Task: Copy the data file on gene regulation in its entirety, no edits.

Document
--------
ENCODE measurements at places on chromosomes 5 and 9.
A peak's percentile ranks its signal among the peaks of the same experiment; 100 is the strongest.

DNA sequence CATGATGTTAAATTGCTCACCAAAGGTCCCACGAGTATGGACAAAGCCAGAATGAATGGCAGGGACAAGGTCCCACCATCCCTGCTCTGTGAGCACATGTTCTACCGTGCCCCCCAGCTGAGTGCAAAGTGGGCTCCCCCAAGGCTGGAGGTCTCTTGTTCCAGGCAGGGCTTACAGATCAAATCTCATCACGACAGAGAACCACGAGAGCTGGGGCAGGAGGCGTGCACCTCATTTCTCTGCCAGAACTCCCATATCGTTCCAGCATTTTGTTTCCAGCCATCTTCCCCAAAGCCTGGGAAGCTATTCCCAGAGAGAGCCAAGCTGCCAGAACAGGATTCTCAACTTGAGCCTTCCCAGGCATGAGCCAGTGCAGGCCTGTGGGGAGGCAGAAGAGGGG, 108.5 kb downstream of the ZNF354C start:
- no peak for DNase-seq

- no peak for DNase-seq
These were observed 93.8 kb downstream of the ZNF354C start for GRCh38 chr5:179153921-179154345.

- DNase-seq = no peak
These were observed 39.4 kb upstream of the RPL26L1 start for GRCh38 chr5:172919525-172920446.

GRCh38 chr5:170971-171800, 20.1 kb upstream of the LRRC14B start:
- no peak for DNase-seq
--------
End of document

ENCODE measurements at places on chromosomes 5 and 9.
A peak's percentile ranks its signal among the peaks of the same experiment; 100 is the strongest.

DNA sequence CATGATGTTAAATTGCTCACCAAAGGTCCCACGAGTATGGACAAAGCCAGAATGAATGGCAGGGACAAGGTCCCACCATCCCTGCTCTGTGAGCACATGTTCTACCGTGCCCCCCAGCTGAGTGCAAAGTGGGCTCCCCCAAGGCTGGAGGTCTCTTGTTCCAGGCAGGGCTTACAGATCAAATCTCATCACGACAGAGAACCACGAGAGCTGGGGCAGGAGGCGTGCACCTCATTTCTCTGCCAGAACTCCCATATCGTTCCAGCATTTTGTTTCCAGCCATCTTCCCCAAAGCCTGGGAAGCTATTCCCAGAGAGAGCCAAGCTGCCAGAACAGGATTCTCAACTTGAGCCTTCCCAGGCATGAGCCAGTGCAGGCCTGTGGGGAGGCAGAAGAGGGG, 108.5 kb downstream of the ZNF354C start:
- no peak for DNase-seq

- no peak for DNase-seq
These were observed 93.8 kb downstream of the ZNF354C start for GRCh38 chr5:179153921-179154345.

- DNase-seq = no peak
These were observed 39.4 kb upstream of the RPL26L1 start for GRCh38 chr5:172919525-172920446.

GRCh38 chr5:170971-171800, 20.1 kb upstream of the LRRC14B start:
- no peak for DNase-seq